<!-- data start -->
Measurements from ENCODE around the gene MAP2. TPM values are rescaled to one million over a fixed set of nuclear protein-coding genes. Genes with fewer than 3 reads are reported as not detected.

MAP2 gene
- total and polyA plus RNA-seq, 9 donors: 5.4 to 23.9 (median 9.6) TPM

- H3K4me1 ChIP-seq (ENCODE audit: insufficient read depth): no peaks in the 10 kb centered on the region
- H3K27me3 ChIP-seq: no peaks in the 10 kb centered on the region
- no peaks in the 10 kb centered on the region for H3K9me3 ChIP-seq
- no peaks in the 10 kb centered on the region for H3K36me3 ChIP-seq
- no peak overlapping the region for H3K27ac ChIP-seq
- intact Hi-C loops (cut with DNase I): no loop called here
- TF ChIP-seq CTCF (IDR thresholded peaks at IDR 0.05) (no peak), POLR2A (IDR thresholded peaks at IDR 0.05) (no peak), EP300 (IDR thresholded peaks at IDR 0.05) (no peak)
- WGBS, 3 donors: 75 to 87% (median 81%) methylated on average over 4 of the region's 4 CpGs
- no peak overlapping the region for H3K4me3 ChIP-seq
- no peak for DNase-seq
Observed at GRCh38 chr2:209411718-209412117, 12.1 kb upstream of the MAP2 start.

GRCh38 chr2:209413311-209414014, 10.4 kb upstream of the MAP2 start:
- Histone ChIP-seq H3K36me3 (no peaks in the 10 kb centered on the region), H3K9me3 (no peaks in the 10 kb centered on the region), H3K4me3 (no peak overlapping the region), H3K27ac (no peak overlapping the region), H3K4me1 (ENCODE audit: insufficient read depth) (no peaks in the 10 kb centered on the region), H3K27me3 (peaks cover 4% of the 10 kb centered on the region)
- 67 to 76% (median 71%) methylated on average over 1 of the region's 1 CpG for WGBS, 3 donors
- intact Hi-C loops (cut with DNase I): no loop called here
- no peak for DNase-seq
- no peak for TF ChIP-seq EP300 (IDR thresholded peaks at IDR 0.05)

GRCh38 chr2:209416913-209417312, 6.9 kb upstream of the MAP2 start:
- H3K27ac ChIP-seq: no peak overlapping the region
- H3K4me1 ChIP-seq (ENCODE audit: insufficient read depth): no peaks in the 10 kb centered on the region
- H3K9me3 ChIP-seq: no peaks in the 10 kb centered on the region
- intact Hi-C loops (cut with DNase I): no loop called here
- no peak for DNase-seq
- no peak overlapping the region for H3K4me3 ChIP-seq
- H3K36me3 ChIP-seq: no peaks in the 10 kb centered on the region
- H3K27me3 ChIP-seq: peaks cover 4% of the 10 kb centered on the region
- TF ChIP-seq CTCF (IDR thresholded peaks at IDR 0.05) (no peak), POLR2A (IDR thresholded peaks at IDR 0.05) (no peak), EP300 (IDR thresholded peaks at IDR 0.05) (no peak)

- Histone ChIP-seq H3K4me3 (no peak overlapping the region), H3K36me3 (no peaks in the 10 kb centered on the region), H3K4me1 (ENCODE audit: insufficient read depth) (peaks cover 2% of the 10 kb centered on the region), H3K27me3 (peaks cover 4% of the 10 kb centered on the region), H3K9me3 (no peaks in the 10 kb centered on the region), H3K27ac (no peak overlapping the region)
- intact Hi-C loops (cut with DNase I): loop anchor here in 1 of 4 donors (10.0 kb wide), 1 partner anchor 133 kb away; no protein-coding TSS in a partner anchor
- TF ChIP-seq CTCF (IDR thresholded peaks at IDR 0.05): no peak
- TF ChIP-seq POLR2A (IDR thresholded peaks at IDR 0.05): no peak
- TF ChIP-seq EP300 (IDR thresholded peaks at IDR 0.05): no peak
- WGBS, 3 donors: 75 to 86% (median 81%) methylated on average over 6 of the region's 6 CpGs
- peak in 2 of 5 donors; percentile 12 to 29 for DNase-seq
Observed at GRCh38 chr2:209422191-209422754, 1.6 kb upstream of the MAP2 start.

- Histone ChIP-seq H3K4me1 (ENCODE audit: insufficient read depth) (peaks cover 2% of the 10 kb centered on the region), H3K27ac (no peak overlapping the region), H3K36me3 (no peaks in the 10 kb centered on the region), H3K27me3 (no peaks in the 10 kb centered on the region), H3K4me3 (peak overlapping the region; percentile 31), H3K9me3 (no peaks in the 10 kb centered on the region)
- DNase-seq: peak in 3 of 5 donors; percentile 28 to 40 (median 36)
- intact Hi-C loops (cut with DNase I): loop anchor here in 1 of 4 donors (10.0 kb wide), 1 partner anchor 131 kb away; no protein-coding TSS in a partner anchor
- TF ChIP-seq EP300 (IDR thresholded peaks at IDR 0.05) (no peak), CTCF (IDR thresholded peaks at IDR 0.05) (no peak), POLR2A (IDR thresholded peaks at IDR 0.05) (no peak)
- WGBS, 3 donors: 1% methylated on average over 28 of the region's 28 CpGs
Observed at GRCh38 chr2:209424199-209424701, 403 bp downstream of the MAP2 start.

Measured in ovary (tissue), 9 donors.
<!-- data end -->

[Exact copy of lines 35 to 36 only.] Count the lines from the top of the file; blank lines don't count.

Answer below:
- TF ChIP-seq EP300 (IDR thresholded peaks at IDR 0.05): no peak
- WGBS, 3 donors: 75 to 86% (median 81%) methylated on average over 6 of the region's 6 CpGs